Summary: In a culture that said women had no power, Abigail successfully leads a peace delegation and stops a war between the two most powerful men in the region. We, too, must use our power to make peace.

Restorative Justice #5: Abigail, The Peacemaker

1 Samuel 25:2-44

Trinity United Methodist Church, Providence

October 21, 2001

Rev. Anne Grant

We displayed a transparency that said:


1. Beware of anger.

2. Act with holy boldness.

3. Humble yourself.

4. Be generous.

Today our Bible story is about a very troubled marriage.

Sometimes, even people in good marriages have disagreements

And they may spark at each other.

One couple was riding along in their car,

And they were having an argument.

They were so angry at each other!

So fed up with each other over everything!

They couldn’t do anything right--neither one of them.

Each one was being stubborn,

stewing in their own corner of the car

Hearts as hard as stone,

Shouting one moment,

Sullen and silent the next, glaring at each other,

Each one was trying to comprehend what it had been

that ever possessed them

to marry such an insufferable person as

The one sitting so close in that car.

And they rode along like that for miles from the city to the country,

They passed a mule--a stubborn, lonely mule--

Eating all by itself out in the meadow.

And the husband glared over at the wife and asked her:

"It that your relative?"

She looked out the window at the mule

And pondered the sight of it, and said to him:

"Yes. By marriage!"

Now, in a healthy marriage, they each might have giggled

And realized they were being foolish.

In a Christian marriage,

they might have realized they were being unfaithful to Christ,

and confessed to each other, and asked God to melt their hearts,

And agreed to learn how to listen and talk

with respect to each other,

to get counseling, to receive help.

Our message this morning is very simple:

Use your power to make peace!

I’m going to preach it to you,

and you’re going to preach it back to me:

Every time I point at you and say:

Use your power to make peace!

You’re going to point back at me and say it to me:

Use your power to make peace!

In whatever arena you have power, at home, at school, at work,

In the community association,

Use your power to make peace!

Use your power to make peace!

In our scripture this morning,

We meet a very wise and generous woman named Abigail.

She is married to a very foolish and mean-spirited man named Nabal.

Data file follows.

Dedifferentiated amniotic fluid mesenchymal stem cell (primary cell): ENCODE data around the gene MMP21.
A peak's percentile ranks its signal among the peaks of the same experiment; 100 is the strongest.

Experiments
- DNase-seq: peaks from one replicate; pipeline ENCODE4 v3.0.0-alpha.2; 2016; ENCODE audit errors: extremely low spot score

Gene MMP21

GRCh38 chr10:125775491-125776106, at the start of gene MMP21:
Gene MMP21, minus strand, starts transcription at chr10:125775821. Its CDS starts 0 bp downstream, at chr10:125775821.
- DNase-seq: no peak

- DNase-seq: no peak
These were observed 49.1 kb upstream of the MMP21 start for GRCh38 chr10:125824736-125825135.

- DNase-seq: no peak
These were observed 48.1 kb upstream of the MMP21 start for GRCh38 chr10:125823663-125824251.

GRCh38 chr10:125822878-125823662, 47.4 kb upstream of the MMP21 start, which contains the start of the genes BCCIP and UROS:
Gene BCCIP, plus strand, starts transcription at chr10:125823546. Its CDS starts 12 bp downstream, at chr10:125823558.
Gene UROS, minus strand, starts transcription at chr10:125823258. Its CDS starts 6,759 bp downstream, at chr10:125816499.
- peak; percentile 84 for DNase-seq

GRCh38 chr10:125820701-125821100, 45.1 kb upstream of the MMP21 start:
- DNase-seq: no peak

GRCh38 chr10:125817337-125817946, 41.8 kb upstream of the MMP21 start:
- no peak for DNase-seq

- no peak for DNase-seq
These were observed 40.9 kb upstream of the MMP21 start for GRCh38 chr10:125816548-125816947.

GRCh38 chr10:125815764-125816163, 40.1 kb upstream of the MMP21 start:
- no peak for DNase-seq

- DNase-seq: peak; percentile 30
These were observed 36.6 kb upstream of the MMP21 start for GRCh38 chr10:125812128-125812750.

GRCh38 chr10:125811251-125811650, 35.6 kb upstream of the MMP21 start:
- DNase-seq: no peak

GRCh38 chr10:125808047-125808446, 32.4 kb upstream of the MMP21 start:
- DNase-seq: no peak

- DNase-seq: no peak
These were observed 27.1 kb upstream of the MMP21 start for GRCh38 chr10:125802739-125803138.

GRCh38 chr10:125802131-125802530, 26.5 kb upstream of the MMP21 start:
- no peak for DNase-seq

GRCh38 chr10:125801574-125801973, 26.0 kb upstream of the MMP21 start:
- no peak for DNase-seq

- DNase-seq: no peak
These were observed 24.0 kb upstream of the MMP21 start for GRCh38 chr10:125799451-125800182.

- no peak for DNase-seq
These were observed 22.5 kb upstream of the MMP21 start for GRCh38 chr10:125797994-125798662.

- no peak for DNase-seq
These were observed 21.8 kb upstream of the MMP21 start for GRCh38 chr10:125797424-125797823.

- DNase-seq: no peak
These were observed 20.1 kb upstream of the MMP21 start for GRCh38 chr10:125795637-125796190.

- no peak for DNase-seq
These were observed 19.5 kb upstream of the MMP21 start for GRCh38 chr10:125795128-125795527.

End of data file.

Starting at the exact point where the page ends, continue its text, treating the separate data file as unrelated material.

They lived about 3,000 years ago in Judah

in a culture where men liked to believe

they had all the power, and that women were inferior.

One man might be married to many women

Who bore his children.

His wives were no better than his servants or his slaves.

That’s how he treated them.

There were two very powerful men in her story.

One of them had just brought down a giant and won a war.

And he was about to become king of all Israel,

He would eventually bring together a divided nation,

He would write over a hundred worship songs

That would be sung for thousands of years.

Anybody know his name? [David.]

But David was not the hero of this story.

Because he had gotten tangled in a snare of his own anger,

Why? Because he and his men had been insulted.

They had protected Nabal’s shepherds and flocks

Through the lambing season when they grazed from place to place.

They had protected them from Philistine raiders

Swooping down from the mountains.

None of the shepherds were harmed.

None of the lambs were stolen.

And now the wool was being gathered.

It was time for David and his men to be repaid

With a banquet of appreciation.

But instead of an invitation, they were insulted by Nabal.

When we see David in this story, he’s very angry.

He is determined to take revenge.

When the Jewish law said an eye for an eye

And a tooth for a tooth, what it meant was

don’t take any more than what was taken from you.

If somebody took your eye,

You have no right to take their life.

The most you can take is an eye.

If they broke your tooth, you can’t break their back.

Don’t escalate your assaults against each other.

You may take no more than what they took from you.

That was the justice of the Jews.

All that changed when Jesus taught us about God’s mercy,

But David knew better than to fight to the death over an insult.

David was certainly not the hero of this story.

The other powerful man was Abigail’s husband, Nabal,

A fabulously wealthy man, feared throughout the region,

Hundreds of people there worked for Nabal.

But he was not the hero of the story.

He was foolish, stingy and mean-spirited.

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